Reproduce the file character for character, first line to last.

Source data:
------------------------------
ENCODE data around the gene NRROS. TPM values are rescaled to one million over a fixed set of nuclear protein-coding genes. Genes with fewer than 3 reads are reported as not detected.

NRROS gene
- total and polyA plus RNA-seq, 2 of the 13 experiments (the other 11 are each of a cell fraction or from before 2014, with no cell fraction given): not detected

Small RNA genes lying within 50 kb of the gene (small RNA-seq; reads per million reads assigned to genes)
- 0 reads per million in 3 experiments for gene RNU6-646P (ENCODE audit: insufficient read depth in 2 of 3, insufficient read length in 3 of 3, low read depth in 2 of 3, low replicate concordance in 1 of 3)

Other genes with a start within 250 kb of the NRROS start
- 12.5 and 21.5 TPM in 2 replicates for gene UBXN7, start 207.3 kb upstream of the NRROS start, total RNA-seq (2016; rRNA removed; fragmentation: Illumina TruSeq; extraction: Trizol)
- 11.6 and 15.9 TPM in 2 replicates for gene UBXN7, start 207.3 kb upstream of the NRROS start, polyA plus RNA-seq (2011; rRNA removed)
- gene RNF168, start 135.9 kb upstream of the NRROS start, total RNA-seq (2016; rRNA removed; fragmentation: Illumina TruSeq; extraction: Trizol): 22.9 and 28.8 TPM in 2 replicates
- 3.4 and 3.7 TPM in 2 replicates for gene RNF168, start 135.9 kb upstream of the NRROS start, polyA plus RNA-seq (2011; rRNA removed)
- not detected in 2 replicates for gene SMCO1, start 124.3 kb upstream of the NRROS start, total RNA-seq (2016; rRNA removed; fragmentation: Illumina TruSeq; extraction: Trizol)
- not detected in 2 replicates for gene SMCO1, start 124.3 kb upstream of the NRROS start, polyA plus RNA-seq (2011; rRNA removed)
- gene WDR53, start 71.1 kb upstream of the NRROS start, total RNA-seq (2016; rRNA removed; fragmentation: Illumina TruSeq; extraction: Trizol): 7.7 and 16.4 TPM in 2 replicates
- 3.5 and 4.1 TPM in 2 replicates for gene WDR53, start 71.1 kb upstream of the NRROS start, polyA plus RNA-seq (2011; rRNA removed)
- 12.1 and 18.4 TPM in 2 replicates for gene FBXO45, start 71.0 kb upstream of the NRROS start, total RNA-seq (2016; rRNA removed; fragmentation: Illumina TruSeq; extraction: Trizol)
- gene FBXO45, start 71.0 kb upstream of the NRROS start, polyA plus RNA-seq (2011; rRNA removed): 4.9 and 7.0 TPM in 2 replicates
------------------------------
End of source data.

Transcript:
ENCODE data around the gene NRROS. TPM values are rescaled to one million over a fixed set of nuclear protein-coding genes. Genes with fewer than 3 reads are reported as not detected.

NRROS gene
- total and polyA plus RNA-seq, 2 of the 13 experiments (the other 11 are each of a cell fraction or from before 2014, with no cell fraction given): not detected

Small RNA genes lying within 50 kb of the gene (small RNA-seq; reads per million reads assigned to genes)
- 0 reads per million in 3 experiments for gene RNU6-646P (ENCODE audit: insufficient read depth in 2 of 3, insufficient read length in 3 of 3, low read depth in 2 of 3, low replicate concordance in 1 of 3)

Other genes with a start within 250 kb of the NRROS start
- 12.5 and 21.5 TPM in 2 replicates for gene UBXN7, start 207.3 kb upstream of the NRROS start, total RNA-seq (2016; rRNA removed; fragmentation: Illumina TruSeq; extraction: Trizol)
- 11.6 and 15.9 TPM in 2 replicates for gene UBXN7, start 207.3 kb upstream of the NRROS start, polyA plus RNA-seq (2011; rRNA removed)
- gene RNF168, start 135.9 kb upstream of the NRROS start, total RNA-seq (2016; rRNA removed; fragmentation: Illumina TruSeq; extraction: Trizol): 22.9 and 28.8 TPM in 2 replicates
- 3.4 and 3.7 TPM in 2 replicates for gene RNF168, start 135.9 kb upstream of the NRROS start, polyA plus RNA-seq (2011; rRNA removed)
- not detected in 2 replicates for gene SMCO1, start 124.3 kb upstream of the NRROS start, total RNA-seq (2016; rRNA removed; fragmentation: Illumina TruSeq; extraction: Trizol)
- not detected in 2 replicates for gene SMCO1, start 124.3 kb upstream of the NRROS start, polyA plus RNA-seq (2011; rRNA removed)
- gene WDR53, start 71.1 kb upstream of the NRROS start, total RNA-seq (2016; rRNA removed; fragmentation: Illumina TruSeq; extraction: Trizol): 7.7 and 16.4 TPM in 2 replicates
- 3.5 and 4.1 TPM in 2 replicates for gene WDR53, start 71.1 kb upstream of the NRROS start, polyA plus RNA-seq (2011; rRNA removed)
- 12.1 and 18.4 TPM in 2 replicates for gene FBXO45, start 71.0 kb upstream of the NRROS start, total RNA-seq (2016; rRNA removed; fragmentation: Illumina TruSeq; extraction: Trizol)
- gene FBXO45, start 71.0 kb upstream of the NRROS start, polyA plus RNA-seq (2011; rRNA removed): 4.9 and 7.0 TPM in 2 replicates